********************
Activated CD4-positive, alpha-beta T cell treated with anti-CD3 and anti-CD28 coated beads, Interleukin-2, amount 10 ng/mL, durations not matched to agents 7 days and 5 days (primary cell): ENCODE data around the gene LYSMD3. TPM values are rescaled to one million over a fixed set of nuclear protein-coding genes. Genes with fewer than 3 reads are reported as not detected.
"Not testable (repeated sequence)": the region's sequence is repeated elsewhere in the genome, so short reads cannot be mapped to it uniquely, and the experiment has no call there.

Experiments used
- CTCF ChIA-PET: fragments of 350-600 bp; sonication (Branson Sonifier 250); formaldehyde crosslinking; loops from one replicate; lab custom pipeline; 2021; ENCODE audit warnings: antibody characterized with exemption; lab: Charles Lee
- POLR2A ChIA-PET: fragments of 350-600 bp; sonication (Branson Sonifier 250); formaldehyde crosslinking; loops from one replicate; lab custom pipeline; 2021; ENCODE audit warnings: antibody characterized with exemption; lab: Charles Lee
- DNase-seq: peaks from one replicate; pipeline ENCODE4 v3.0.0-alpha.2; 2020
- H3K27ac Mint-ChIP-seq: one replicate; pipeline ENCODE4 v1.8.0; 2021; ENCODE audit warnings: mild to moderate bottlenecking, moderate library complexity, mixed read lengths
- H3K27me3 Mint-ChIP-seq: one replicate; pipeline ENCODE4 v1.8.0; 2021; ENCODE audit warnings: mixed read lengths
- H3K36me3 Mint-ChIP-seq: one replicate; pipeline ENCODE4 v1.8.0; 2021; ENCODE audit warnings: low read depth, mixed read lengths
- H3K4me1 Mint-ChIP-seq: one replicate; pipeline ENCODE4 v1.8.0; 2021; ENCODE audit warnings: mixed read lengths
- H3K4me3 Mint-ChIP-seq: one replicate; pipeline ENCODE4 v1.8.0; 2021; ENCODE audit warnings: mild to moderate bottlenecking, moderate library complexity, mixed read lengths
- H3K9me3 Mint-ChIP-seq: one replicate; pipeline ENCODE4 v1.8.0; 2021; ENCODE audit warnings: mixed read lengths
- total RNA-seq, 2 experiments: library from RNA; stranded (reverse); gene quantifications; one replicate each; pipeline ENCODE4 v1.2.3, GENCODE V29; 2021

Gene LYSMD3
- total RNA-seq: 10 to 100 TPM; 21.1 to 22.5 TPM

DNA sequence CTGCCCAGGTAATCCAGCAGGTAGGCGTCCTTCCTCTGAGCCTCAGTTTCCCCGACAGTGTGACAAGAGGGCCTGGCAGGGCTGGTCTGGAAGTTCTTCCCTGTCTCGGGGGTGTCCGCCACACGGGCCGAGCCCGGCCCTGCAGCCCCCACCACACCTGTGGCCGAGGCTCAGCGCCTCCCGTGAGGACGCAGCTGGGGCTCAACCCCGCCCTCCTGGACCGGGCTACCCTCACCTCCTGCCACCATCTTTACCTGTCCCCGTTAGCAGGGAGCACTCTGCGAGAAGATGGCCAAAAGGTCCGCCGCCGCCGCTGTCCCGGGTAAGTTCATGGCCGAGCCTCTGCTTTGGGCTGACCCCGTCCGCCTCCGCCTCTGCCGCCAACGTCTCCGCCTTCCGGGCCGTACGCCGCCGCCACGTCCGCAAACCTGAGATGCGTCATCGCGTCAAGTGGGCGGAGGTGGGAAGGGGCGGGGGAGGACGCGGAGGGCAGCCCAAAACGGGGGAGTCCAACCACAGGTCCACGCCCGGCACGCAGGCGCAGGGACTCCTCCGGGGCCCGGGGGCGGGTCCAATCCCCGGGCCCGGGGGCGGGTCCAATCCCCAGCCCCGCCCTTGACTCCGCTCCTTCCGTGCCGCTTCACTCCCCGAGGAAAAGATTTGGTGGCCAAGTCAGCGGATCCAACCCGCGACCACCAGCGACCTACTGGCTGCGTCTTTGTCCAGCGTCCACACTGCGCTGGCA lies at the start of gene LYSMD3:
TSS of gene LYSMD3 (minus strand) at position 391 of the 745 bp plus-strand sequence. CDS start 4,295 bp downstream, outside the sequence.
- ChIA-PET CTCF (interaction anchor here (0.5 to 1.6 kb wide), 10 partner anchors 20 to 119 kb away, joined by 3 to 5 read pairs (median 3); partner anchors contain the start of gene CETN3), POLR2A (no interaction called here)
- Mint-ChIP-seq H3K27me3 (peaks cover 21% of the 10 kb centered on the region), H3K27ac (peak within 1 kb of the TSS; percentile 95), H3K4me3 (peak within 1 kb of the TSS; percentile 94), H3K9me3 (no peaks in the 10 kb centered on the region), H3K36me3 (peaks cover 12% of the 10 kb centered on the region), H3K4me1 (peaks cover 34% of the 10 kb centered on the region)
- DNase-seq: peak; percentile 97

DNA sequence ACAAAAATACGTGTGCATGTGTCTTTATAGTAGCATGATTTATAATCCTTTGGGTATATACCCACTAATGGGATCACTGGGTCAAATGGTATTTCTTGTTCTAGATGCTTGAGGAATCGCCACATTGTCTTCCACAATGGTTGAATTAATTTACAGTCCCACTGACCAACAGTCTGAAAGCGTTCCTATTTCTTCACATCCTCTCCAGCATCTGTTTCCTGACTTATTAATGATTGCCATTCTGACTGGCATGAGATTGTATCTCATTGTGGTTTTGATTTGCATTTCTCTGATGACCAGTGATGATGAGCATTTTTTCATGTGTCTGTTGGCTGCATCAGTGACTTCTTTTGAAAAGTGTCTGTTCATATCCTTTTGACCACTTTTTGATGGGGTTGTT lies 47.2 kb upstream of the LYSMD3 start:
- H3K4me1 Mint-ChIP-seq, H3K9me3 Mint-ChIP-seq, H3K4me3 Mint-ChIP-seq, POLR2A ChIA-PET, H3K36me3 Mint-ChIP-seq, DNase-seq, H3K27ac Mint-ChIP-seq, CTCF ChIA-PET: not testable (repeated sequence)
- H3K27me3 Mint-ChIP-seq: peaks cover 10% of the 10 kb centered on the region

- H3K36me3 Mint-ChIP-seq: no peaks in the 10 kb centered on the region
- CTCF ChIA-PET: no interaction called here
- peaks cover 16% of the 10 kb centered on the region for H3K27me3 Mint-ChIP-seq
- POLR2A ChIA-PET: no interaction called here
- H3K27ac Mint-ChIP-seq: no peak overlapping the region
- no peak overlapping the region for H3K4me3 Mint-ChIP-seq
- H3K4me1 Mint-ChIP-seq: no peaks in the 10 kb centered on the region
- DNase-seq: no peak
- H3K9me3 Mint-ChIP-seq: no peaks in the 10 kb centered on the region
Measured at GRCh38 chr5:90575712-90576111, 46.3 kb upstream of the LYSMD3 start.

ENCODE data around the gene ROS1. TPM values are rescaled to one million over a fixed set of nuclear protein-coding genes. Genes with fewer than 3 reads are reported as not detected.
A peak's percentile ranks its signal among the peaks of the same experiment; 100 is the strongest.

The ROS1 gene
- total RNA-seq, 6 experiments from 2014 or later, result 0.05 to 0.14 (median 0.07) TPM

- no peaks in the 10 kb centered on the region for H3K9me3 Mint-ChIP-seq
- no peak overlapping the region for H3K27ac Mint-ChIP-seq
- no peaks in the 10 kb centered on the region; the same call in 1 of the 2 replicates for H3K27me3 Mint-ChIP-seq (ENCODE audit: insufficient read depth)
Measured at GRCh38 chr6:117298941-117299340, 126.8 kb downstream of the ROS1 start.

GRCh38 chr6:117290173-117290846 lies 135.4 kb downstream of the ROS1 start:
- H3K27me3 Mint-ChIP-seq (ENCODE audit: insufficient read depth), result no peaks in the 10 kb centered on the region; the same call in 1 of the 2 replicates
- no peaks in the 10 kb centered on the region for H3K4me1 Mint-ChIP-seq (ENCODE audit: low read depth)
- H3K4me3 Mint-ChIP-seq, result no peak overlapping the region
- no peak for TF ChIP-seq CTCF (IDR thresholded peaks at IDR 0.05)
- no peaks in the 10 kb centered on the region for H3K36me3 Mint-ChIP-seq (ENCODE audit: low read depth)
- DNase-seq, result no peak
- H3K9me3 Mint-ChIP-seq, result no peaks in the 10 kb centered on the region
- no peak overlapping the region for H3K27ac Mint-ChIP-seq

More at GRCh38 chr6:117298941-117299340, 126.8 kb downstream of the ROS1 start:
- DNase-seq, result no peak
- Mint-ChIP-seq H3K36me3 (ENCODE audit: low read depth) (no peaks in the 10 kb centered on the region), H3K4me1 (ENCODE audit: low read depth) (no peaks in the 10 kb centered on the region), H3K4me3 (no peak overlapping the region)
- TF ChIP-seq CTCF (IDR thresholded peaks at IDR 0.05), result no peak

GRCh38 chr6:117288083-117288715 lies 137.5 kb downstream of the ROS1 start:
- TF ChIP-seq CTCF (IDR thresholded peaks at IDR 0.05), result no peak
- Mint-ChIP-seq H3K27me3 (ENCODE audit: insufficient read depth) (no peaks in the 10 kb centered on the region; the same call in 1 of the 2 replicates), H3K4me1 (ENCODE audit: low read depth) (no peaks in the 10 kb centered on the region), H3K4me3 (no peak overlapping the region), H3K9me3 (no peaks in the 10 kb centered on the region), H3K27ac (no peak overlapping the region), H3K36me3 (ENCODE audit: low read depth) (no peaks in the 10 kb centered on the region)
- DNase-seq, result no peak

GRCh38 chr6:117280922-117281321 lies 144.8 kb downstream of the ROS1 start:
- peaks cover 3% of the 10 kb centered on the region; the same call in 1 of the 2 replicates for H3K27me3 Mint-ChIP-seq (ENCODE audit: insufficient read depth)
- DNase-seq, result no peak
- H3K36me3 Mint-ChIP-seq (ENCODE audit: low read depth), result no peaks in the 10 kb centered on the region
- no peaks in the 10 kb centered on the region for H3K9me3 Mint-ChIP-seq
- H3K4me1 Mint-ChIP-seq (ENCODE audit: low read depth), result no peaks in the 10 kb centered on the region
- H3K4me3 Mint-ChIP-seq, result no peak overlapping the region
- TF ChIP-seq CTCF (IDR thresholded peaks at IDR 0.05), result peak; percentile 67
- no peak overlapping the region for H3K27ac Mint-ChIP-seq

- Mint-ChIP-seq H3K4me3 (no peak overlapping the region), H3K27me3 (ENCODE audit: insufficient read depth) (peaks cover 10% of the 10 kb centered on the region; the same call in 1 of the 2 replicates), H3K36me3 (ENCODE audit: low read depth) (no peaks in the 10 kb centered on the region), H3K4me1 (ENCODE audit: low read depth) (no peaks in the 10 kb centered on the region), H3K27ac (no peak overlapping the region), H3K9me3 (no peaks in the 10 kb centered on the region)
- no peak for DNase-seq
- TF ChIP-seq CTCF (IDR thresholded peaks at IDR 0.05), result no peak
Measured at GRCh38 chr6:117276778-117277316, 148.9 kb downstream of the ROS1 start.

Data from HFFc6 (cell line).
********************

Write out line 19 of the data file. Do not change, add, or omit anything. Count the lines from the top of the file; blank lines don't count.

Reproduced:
- Mint-ChIP-seq H3K27me3 (peaks cover 21% of the 10 kb centered on the region), H3K27ac (peak within 1 kb of the TSS; percentile 95), H3K4me3 (peak within 1 kb of the TSS; percentile 94), H3K9me3 (no peaks in the 10 kb centered on the region), H3K36me3 (peaks cover 12% of the 10 kb centered on the region), H3K4me1 (peaks cover 34% of the 10 kb centered on the region)